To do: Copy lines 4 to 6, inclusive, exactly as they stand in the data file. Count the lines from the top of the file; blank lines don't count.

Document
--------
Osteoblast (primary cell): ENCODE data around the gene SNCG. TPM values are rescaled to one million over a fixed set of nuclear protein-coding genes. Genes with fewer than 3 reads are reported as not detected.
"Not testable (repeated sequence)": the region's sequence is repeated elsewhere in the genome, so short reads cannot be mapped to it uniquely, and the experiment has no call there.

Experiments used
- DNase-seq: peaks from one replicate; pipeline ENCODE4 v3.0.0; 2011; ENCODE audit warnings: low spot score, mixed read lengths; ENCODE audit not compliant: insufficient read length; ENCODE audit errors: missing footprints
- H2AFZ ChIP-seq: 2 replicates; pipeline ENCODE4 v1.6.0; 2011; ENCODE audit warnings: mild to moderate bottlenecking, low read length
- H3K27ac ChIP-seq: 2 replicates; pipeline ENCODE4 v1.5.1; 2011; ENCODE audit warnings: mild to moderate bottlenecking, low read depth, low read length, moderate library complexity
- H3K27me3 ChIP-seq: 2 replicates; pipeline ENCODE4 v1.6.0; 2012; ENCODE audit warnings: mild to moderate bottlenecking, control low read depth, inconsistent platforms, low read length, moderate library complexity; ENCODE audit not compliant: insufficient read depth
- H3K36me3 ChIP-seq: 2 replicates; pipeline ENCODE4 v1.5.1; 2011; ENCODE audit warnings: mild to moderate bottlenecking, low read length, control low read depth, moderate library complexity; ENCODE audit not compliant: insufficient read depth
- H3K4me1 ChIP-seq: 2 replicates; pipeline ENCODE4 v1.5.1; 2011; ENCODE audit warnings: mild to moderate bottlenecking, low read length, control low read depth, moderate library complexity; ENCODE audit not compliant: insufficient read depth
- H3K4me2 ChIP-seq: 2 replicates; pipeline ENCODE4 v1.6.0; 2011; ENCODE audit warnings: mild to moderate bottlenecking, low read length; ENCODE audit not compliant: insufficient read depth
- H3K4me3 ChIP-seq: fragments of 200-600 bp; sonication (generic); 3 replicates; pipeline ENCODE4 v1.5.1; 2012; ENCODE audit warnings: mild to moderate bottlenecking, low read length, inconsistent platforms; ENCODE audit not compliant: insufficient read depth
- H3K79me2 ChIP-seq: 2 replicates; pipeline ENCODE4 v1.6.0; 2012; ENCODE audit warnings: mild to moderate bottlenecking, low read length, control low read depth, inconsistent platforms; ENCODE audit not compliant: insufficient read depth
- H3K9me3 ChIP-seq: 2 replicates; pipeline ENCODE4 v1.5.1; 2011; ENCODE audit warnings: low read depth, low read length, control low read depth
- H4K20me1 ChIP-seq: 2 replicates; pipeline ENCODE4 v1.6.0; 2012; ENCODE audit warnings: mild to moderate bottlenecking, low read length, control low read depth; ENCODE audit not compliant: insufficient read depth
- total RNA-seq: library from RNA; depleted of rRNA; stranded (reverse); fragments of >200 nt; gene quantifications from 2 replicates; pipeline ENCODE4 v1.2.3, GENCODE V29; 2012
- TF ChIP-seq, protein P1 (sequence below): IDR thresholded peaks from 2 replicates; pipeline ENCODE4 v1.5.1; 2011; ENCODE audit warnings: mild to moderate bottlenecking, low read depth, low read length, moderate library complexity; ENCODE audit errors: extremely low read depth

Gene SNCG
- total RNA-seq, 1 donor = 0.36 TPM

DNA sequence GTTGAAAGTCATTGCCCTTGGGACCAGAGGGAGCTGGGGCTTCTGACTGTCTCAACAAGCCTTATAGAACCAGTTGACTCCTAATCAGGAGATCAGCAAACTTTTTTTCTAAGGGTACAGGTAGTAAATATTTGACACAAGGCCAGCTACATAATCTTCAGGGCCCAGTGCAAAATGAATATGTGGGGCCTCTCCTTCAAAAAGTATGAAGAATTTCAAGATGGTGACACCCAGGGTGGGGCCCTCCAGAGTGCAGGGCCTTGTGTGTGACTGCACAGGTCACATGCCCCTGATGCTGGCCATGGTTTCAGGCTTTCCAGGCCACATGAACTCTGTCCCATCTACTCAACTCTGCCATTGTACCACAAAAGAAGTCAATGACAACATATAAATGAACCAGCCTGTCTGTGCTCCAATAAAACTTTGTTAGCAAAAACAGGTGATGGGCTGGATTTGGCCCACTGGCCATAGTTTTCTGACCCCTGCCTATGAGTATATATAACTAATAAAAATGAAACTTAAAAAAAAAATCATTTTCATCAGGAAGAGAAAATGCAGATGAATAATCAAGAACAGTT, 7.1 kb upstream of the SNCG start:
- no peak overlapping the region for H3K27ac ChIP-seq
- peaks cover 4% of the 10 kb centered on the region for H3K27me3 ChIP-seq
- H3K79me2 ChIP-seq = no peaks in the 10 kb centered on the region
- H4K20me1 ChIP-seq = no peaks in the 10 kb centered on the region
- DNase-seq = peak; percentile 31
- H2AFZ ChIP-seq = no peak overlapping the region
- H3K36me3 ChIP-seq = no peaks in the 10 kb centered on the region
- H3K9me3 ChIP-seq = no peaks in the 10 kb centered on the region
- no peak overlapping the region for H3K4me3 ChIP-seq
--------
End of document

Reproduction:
- DNase-seq: peaks from one replicate; pipeline ENCODE4 v3.0.0; 2011; ENCODE audit warnings: low spot score, mixed read lengths; ENCODE audit not compliant: insufficient read length; ENCODE audit errors: missing footprints
- H2AFZ ChIP-seq: 2 replicates; pipeline ENCODE4 v1.6.0; 2011; ENCODE audit warnings: mild to moderate bottlenecking, low read length
- H3K27ac ChIP-seq: 2 replicates; pipeline ENCODE4 v1.5.1; 2011; ENCODE audit warnings: mild to moderate bottlenecking, low read depth, low read length, moderate library complexity